poker (email url name)

and your commentors can still use the word in the text without impediment.

The weight of a filter can be negative, which causes it to be a white listing. If I wanted to give myself a bypass, I could use the rule

Annoying Old Guy (name) -10

which would subtract 10 from the junk score of all of my comments so that my comment would pass even if it hit several filters. This could easily be used to give bypasses to other commentors by name, email, or home page URL. One could even use this to create a magic bypass word, say ‘ciscomyyahoo’. Put in the rule

ciscomyyahoo (content) -10

and then when you want a bypass, put the magic word in an HTML comment, e.g. <!–– ciscomyyahoo ––> in your comment and you’re through the filters yet other people don’t see the magic word.

My current working set of filters can be found here, which has numerous other examples.


There a few minor functional differences.

Bug fixes

The original distribution of SpamLookup had bugs in the handling of decoded1 text where the decoded version of the text would not be scanned if the raw version did not have any hits by filters for junk filters. In the case of moderation filters, the decoded text would always be scanned, regardless of hits in the raw text (making the raw text scan pointless).

The new version now applies filters per field first to the raw text for the field, and then, if the raw text did not have a match, the decoded version (if different) is scanned. A match in either case counts as a match for the filter.

The processing of standard words (not regular expressions) is improved. Previously, words that started with non-word boundary characters would never match (because expressions like ‘\b<’ never match). These cases are now handled correctly.

The base implementation has a problem where backreferences do not work correctly because the regular expression is compiled before the outermost parentheses are added leading to various problems. This does not occur in this version and the workaround suggested won’t break. The only thing to keep in mind is that all backreferences need to be incremented by one before being used.

Undocumented feature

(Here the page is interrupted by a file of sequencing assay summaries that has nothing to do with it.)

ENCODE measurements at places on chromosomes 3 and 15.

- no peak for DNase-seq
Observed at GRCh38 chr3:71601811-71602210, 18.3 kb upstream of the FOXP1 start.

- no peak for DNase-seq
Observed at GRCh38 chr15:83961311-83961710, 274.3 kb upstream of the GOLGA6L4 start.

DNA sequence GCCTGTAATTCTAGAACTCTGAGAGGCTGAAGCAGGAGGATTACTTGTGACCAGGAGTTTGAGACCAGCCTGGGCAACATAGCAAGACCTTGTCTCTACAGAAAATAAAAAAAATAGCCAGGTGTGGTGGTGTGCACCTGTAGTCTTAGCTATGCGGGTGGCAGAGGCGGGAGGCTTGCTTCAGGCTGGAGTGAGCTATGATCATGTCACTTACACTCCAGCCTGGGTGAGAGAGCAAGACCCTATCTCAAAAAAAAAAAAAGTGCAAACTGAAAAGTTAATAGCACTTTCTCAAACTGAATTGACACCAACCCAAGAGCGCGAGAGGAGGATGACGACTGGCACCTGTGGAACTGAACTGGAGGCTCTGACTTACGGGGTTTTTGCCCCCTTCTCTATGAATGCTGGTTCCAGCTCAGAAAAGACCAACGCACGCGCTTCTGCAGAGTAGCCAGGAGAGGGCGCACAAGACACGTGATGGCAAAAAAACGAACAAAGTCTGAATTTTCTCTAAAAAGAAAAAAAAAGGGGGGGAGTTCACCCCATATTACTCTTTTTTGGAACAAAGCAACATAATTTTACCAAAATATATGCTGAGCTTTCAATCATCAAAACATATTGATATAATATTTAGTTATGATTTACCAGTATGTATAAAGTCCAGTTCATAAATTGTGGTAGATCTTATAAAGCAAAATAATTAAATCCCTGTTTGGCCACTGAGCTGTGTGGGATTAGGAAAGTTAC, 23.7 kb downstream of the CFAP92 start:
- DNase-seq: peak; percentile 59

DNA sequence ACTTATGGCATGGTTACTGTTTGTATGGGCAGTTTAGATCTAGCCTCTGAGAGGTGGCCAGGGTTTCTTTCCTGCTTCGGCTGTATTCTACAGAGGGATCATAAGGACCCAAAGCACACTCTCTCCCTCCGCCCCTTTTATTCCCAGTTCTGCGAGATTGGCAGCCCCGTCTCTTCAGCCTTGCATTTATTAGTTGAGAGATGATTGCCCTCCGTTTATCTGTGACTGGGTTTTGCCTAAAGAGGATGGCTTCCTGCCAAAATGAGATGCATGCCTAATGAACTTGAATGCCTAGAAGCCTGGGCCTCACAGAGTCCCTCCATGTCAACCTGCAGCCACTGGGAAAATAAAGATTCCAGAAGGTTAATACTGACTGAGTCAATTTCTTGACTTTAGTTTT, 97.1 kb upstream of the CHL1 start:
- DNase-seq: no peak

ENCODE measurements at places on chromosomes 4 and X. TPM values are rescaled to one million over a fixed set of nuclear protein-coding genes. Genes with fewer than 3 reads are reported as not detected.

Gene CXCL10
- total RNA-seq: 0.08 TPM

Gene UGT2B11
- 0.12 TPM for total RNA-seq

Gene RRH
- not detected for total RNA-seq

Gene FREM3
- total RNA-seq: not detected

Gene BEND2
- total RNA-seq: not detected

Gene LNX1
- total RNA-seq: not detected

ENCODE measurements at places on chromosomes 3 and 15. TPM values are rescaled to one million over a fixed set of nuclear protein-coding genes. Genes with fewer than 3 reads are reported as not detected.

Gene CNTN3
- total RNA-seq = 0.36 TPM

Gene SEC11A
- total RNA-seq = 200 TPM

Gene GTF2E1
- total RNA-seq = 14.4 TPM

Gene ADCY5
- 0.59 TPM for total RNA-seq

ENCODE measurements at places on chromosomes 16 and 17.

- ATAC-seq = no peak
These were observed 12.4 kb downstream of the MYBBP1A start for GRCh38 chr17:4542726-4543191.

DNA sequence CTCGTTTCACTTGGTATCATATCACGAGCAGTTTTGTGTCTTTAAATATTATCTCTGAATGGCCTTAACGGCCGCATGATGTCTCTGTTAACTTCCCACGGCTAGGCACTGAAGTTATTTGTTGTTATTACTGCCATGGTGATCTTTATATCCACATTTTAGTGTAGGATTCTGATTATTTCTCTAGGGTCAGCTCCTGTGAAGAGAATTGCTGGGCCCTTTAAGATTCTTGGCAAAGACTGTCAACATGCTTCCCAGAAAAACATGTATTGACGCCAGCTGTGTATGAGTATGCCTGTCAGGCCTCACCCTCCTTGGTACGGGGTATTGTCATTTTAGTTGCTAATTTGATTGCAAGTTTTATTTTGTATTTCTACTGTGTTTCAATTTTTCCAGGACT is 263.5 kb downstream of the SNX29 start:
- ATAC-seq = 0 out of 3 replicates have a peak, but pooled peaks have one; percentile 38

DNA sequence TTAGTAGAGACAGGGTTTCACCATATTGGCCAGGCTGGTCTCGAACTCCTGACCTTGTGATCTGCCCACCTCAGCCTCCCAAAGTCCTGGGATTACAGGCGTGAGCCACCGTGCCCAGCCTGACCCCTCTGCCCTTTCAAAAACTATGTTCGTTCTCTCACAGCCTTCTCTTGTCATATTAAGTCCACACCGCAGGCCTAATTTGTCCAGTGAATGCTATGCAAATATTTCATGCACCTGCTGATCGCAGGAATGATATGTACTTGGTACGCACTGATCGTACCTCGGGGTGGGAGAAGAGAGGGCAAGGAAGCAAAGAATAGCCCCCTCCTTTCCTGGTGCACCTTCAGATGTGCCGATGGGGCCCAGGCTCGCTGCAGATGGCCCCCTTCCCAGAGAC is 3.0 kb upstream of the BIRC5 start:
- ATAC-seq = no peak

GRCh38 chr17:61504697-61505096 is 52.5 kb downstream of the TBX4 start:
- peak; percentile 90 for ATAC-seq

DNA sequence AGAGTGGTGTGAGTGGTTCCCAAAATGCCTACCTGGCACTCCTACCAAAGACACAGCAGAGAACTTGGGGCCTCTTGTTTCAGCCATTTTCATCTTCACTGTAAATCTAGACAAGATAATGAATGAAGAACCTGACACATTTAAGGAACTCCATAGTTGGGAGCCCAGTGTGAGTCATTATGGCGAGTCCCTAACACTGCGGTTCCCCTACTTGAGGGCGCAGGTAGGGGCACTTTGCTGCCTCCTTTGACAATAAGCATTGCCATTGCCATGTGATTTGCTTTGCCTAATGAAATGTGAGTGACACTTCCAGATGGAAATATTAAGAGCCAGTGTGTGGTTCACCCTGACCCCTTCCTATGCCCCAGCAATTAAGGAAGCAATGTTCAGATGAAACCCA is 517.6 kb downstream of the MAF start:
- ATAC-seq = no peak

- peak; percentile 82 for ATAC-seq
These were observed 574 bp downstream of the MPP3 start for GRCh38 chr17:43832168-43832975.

The original release, when combinging the fields in to the combined text, would prefix each field with the string “field:” where field was one of ‘name’, ‘email’, ‘url’, ‘text’ for comments and one of ‘blog’, ‘title’, ‘url’, ‘text’ for trackbacks. Presumably this was done to provide a semblance of the functionality of my modification (at least, one could check if a specific field began with a specific filter word) but as there are no comments in the code there and no documentation, this is only speculation. In any case, I could see no use for it at all in this modification so it was removed.

Log enchancement

If a match occurs for a specific field other than ‘all’, the name of the field is added to the pattern in the log message on the comment / trackback.

For each word filter match, the specific score for that match is logged.

The patterns and matched text are HTML encoded before being placed in to the log so that pattern or match text that contains HTML code does not disturb the log display. In addition, literal question marks ‘?’ are transformed in to entities because they mess up the log display (although I have not had the time to track down why that is).

MT 3.3

The MT 3.34 replacement lib is available here. This is currently in use on multiple live weblogs.

The new version has a bit more tuning, although it’s unlikely to be noticeable in the real world. I have added more comments in the code for the curious and tweaked the log messages to be a bit clearer.

The only known potential issue is with Japanese and word boundaries. As best as I understood the code, the special checks for that should still work correctly. The original checks were removed, as they should be handled correctly by my bug fix for broken word boundaries in the original version.

1 “Decoded” means entities decoded to their textual equivalents.